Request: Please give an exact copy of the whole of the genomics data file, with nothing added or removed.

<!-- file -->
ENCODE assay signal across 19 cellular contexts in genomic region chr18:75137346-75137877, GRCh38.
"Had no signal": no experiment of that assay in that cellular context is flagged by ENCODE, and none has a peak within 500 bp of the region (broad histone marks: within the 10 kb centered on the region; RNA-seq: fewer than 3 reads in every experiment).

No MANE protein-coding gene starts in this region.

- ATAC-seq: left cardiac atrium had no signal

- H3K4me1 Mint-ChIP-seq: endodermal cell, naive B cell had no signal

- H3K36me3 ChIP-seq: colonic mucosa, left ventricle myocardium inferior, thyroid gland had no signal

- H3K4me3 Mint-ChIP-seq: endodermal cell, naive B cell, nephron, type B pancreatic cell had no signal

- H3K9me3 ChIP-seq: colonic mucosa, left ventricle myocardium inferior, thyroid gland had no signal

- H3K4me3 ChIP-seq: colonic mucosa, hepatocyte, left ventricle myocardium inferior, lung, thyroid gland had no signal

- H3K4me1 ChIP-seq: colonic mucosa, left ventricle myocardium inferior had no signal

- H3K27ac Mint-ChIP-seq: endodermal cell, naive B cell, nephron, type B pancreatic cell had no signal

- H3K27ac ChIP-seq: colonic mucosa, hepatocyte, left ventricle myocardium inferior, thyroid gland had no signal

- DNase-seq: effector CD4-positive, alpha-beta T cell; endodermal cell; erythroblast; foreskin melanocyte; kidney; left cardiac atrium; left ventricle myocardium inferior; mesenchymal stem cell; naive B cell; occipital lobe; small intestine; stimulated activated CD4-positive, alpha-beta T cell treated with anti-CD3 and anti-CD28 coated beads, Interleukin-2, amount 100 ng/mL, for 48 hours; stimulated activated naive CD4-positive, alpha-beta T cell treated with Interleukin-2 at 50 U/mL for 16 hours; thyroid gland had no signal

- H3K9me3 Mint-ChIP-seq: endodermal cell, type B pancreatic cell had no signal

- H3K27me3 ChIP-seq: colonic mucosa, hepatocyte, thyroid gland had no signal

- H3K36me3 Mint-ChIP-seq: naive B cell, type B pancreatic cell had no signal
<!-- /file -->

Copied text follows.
ENCODE assay signal across 19 cellular contexts in genomic region chr18:75137346-75137877, GRCh38.
"Had no signal": no experiment of that assay in that cellular context is flagged by ENCODE, and none has a peak within 500 bp of the region (broad histone marks: within the 10 kb centered on the region; RNA-seq: fewer than 3 reads in every experiment).

No MANE protein-coding gene starts in this region.

- ATAC-seq: left cardiac atrium had no signal

- H3K4me1 Mint-ChIP-seq: endodermal cell, naive B cell had no signal

- H3K36me3 ChIP-seq: colonic mucosa, left ventricle myocardium inferior, thyroid gland had no signal

- H3K4me3 Mint-ChIP-seq: endodermal cell, naive B cell, nephron, type B pancreatic cell had no signal

- H3K9me3 ChIP-seq: colonic mucosa, left ventricle myocardium inferior, thyroid gland had no signal

- H3K4me3 ChIP-seq: colonic mucosa, hepatocyte, left ventricle myocardium inferior, lung, thyroid gland had no signal

- H3K4me1 ChIP-seq: colonic mucosa, left ventricle myocardium inferior had no signal

- H3K27ac Mint-ChIP-seq: endodermal cell, naive B cell, nephron, type B pancreatic cell had no signal

- H3K27ac ChIP-seq: colonic mucosa, hepatocyte, left ventricle myocardium inferior, thyroid gland had no signal

- DNase-seq: effector CD4-positive, alpha-beta T cell; endodermal cell; erythroblast; foreskin melanocyte; kidney; left cardiac atrium; left ventricle myocardium inferior; mesenchymal stem cell; naive B cell; occipital lobe; small intestine; stimulated activated CD4-positive, alpha-beta T cell treated with anti-CD3 and anti-CD28 coated beads, Interleukin-2, amount 100 ng/mL, for 48 hours; stimulated activated naive CD4-positive, alpha-beta T cell treated with Interleukin-2 at 50 U/mL for 16 hours; thyroid gland had no signal

- H3K9me3 Mint-ChIP-seq: endodermal cell, type B pancreatic cell had no signal

- H3K27me3 ChIP-seq: colonic mucosa, hepatocyte, thyroid gland had no signal

- H3K36me3 Mint-ChIP-seq: naive B cell, type B pancreatic cell had no signal